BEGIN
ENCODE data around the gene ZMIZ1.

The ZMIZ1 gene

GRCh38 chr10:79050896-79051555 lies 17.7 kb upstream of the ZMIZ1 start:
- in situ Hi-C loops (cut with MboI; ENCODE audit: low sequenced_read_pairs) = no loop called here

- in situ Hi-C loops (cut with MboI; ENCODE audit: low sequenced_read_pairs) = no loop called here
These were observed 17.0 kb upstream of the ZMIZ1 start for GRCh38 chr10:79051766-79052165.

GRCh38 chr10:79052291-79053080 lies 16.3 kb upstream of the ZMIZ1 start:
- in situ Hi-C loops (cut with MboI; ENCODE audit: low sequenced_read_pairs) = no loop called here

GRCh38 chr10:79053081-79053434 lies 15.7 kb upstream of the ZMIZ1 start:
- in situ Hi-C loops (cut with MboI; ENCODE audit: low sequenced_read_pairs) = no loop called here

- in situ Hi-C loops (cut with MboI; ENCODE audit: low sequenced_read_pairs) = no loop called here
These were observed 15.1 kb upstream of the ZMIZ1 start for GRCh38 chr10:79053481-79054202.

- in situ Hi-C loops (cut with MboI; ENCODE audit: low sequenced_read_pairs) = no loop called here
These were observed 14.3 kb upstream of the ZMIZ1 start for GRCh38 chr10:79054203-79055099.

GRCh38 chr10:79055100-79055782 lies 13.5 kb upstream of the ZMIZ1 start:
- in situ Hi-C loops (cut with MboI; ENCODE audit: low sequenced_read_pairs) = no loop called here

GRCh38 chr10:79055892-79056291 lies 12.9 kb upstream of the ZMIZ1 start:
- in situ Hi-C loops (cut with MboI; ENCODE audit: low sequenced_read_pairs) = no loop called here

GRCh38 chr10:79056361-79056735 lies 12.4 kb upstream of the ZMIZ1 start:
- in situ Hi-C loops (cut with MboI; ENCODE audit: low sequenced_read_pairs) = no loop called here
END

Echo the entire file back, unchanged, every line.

ENCODE data around the gene ZMIZ1.

The ZMIZ1 gene

GRCh38 chr10:79050896-79051555 lies 17.7 kb upstream of the ZMIZ1 start:
- in situ Hi-C loops (cut with MboI; ENCODE audit: low sequenced_read_pairs) = no loop called here

- in situ Hi-C loops (cut with MboI; ENCODE audit: low sequenced_read_pairs) = no loop called here
These were observed 17.0 kb upstream of the ZMIZ1 start for GRCh38 chr10:79051766-79052165.

GRCh38 chr10:79052291-79053080 lies 16.3 kb upstream of the ZMIZ1 start:
- in situ Hi-C loops (cut with MboI; ENCODE audit: low sequenced_read_pairs) = no loop called here

GRCh38 chr10:79053081-79053434 lies 15.7 kb upstream of the ZMIZ1 start:
- in situ Hi-C loops (cut with MboI; ENCODE audit: low sequenced_read_pairs) = no loop called here

- in situ Hi-C loops (cut with MboI; ENCODE audit: low sequenced_read_pairs) = no loop called here
These were observed 15.1 kb upstream of the ZMIZ1 start for GRCh38 chr10:79053481-79054202.

- in situ Hi-C loops (cut with MboI; ENCODE audit: low sequenced_read_pairs) = no loop called here
These were observed 14.3 kb upstream of the ZMIZ1 start for GRCh38 chr10:79054203-79055099.

GRCh38 chr10:79055100-79055782 lies 13.5 kb upstream of the ZMIZ1 start:
- in situ Hi-C loops (cut with MboI; ENCODE audit: low sequenced_read_pairs) = no loop called here

GRCh38 chr10:79055892-79056291 lies 12.9 kb upstream of the ZMIZ1 start:
- in situ Hi-C loops (cut with MboI; ENCODE audit: low sequenced_read_pairs) = no loop called here

GRCh38 chr10:79056361-79056735 lies 12.4 kb upstream of the ZMIZ1 start:
- in situ Hi-C loops (cut with MboI; ENCODE audit: low sequenced_read_pairs) = no loop called here